2020 has been a year like no other, exposing damaging inequalities in every facet of society. For those experiencing systemic discrimination and abuse, the revelation that the world is a terribly unequal place was not a revelation at all. With the world in flux, let’s take the chance to build a fairer world for our mothers, our sisters, our daughters, our friends, and our communities.
Since 1992 the basic belief that gender equality is a global imperative–not just for the betterment of the individual but for the health of the world–has been at the center of our work. While we have never wavered in our commitment to this premise, 2020 has highlighted the urgency in dismantling systems of oppression that entrench inequality.
For the past eight months, the world has been fundamentally altered by COVID19. While the pandemic has left no person or country untouched, it is clear that women and girls have carried a disproportionate burden of the virus’s fallout.
From a dramatic rise in sex trafficking in Malawi to spiraling rates of sexual violence in India, from subversive restrictions on access to abortion in parts of the United States to an increase in teen pregnancy in Kenya, it is clear that COVID-19 is a deeply gendered crisis. While these trends are shocking, it is important to remember that coronavirus did not create these harmful practices–it simply exacerbated them.
Long before the world knew what the coronavirus was, women and girls faced structural and systematic gender-based oppression. While child marriage has risen during the pandemic, the virus did not create societal conditions that judged a girl’s worth on her ability to be a wife. While domestic care-workers have been unable to receive paid sick leave, it did not create an economy that devalued reproductive labor. While government relief packages have excluded refugees and undocumented immigrants, it did not create political institutions that preferenced the powerful and privileged at the expense of the marginalized. But what it did do, was force the world to acknowledge that women and girls continue to face both sex and gender-based discrimination.
All of this comes against a backdrop of the continued rise of authoritarianism, police brutality against Black men and women, and the rollback of human rights, and women’s rights in particular. We’ve seen attacks on reproductive rights in countries like the United States and Poland, numerous governments failing to protect women from domestic violence within their COVID19 responses, and continued attempts to silence women human rights defenders across the world from Iran to Zimbabwe. However, the solidarity between human rights movements around the world in response to these crises has never been so strong.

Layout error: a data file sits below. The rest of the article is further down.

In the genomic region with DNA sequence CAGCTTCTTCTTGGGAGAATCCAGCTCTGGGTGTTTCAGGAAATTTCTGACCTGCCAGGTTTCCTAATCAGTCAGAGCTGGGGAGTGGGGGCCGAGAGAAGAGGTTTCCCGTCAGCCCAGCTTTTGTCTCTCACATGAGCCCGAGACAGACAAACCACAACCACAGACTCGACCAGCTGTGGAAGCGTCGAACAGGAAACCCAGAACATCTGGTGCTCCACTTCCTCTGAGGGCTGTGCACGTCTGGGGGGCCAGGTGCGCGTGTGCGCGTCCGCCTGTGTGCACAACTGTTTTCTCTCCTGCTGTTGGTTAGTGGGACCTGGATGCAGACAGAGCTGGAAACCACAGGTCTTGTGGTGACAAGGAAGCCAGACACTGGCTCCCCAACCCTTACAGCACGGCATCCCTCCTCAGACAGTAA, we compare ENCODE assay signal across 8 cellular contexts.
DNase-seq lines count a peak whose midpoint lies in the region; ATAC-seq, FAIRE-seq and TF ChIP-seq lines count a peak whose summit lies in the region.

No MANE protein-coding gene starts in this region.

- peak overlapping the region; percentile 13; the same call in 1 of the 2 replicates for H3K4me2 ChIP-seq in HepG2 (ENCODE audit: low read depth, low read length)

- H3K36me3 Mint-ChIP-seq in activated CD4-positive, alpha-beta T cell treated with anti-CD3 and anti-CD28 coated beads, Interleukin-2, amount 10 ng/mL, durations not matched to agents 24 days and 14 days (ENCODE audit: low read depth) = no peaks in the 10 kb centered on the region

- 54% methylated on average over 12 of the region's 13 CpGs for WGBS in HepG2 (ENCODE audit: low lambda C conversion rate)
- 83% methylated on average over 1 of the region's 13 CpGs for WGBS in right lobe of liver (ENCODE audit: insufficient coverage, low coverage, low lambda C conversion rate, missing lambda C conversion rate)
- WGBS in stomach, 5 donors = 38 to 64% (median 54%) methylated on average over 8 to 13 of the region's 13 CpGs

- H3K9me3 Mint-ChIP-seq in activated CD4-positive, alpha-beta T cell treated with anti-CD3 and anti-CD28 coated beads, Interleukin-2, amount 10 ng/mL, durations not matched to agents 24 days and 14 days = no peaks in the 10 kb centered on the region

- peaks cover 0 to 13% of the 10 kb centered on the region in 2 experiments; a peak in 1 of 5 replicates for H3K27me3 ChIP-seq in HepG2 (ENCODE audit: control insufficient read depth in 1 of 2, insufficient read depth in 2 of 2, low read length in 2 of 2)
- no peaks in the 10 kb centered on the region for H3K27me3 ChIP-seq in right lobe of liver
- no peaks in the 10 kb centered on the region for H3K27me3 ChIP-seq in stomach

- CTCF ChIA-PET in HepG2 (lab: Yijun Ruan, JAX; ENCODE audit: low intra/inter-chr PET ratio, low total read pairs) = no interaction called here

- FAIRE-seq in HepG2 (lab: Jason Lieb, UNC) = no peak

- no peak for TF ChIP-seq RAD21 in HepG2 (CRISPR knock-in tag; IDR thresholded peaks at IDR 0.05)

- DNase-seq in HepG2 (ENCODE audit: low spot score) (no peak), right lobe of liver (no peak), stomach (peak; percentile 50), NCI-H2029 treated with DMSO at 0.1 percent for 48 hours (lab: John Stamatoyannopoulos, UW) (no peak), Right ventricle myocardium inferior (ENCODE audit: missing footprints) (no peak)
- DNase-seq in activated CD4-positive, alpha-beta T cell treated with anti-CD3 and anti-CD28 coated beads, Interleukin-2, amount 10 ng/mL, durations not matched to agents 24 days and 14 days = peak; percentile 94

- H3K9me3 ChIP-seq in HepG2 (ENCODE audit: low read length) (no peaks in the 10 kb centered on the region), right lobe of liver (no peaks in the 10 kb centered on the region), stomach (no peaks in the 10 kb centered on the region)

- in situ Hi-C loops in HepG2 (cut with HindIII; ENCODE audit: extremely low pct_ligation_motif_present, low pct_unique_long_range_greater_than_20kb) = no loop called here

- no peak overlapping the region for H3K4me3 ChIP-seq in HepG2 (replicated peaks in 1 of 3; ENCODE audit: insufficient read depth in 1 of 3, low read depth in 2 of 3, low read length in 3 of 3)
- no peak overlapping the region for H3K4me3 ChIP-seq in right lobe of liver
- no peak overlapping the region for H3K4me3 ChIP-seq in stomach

The world will never be the same, and while it is difficult to see silver-linings, we can look to the future with hope. We have an opportunity to define a new and inclusive future and we must not let it slip by. Now is the time to build a world we want to live in, using the law to create an equal world that works for our mothers, our sisters, our daughters, our friends, our communities.
For women’s rights activists, that means harnessing people’s newfound awareness of the systemic barriers women and girls face that make their equal and free participation in social, economic, and political life more challenging–and in some instances nearly impossible. These obstacles are not uniform and women and girls from marginalized communities face overlapping forms of discrimination which makes them vulnerable to abuse and exclusion on multiple faultlines of intolerance. However, regardless of geography or circumstance, patriarchal values have dictated the foundational laws and institutions that are governing societies around the world, entrenching these barriers in the very fabric of society.
Sex-discriminatory laws play a critical role in fueling the continued systemic oppression of women and girls around the world. Laws that permit girls to marry younger than boys, such as in Cuba, the Dominican Republic, and Tanzania have contributed to the rise of girls being married during COVID. Laws that do not recognize marital rape, such as in the Bahamas and India have made it more difficult for women abused in lockdowns to access support services. And lack of constitutional guarantees against sex discrimination, such as in the United States, makes it easier for employers to fire women who have been forced to juggle work and childcare as schools have gone remote.
2020 has put into sharp relief the persisting problem of gender inequality and intersecting forms of discrimination. 2021 must be the year we change the game and embed equality in the law once and for all. In doing so, we can ensure that women’s rights cannot be trampled on by political trends and that every woman is represented and protected.
The good news is that we are not starting from scratch. Our foremothers have been doing this work for centuries and activists have been carrying on their work in every corner of the world. We are here, standing firm. Now is the time to join together and build on this legacy to create a more equal future. To build the world we want to live in, we must legislate for equality.
Are you in?